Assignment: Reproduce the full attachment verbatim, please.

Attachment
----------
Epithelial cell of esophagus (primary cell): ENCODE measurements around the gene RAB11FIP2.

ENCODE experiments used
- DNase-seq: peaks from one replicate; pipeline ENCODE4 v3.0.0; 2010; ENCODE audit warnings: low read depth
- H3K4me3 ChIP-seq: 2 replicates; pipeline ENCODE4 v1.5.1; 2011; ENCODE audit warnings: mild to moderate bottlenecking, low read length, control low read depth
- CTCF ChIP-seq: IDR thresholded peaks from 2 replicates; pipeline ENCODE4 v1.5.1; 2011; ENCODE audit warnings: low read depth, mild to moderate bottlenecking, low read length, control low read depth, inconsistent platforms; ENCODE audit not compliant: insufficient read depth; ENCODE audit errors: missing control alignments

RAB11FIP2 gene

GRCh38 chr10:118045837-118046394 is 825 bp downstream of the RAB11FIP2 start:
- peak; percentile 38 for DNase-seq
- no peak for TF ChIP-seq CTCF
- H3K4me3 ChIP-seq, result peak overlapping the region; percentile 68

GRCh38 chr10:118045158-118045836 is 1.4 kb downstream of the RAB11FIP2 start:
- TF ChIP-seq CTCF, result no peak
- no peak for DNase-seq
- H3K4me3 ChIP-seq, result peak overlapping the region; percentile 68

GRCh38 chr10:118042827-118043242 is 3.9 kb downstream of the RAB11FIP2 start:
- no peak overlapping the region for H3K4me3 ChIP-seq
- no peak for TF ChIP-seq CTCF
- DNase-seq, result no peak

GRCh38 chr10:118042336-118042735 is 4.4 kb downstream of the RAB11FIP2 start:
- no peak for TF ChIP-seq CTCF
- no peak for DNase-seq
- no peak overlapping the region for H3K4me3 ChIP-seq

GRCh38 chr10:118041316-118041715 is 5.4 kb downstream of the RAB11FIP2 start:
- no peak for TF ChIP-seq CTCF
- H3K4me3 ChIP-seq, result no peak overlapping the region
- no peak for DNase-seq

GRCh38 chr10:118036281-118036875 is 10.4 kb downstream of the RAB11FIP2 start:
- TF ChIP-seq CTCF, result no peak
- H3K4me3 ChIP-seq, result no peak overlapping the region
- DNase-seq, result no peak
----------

Epithelial cell of esophagus (primary cell): ENCODE measurements around the gene RAB11FIP2.

ENCODE experiments used
- DNase-seq: peaks from one replicate; pipeline ENCODE4 v3.0.0; 2010; ENCODE audit warnings: low read depth
- H3K4me3 ChIP-seq: 2 replicates; pipeline ENCODE4 v1.5.1; 2011; ENCODE audit warnings: mild to moderate bottlenecking, low read length, control low read depth
- CTCF ChIP-seq: IDR thresholded peaks from 2 replicates; pipeline ENCODE4 v1.5.1; 2011; ENCODE audit warnings: low read depth, mild to moderate bottlenecking, low read length, control low read depth, inconsistent platforms; ENCODE audit not compliant: insufficient read depth; ENCODE audit errors: missing control alignments

RAB11FIP2 gene

GRCh38 chr10:118045837-118046394 is 825 bp downstream of the RAB11FIP2 start:
- peak; percentile 38 for DNase-seq
- no peak for TF ChIP-seq CTCF
- H3K4me3 ChIP-seq, result peak overlapping the region; percentile 68

GRCh38 chr10:118045158-118045836 is 1.4 kb downstream of the RAB11FIP2 start:
- TF ChIP-seq CTCF, result no peak
- no peak for DNase-seq
- H3K4me3 ChIP-seq, result peak overlapping the region; percentile 68

GRCh38 chr10:118042827-118043242 is 3.9 kb downstream of the RAB11FIP2 start:
- no peak overlapping the region for H3K4me3 ChIP-seq
- no peak for TF ChIP-seq CTCF
- DNase-seq, result no peak

GRCh38 chr10:118042336-118042735 is 4.4 kb downstream of the RAB11FIP2 start:
- no peak for TF ChIP-seq CTCF
- no peak for DNase-seq
- no peak overlapping the region for H3K4me3 ChIP-seq

GRCh38 chr10:118041316-118041715 is 5.4 kb downstream of the RAB11FIP2 start:
- no peak for TF ChIP-seq CTCF
- H3K4me3 ChIP-seq, result no peak overlapping the region
- no peak for DNase-seq

GRCh38 chr10:118036281-118036875 is 10.4 kb downstream of the RAB11FIP2 start:
- TF ChIP-seq CTCF, result no peak
- H3K4me3 ChIP-seq, result no peak overlapping the region
- DNase-seq, result no peak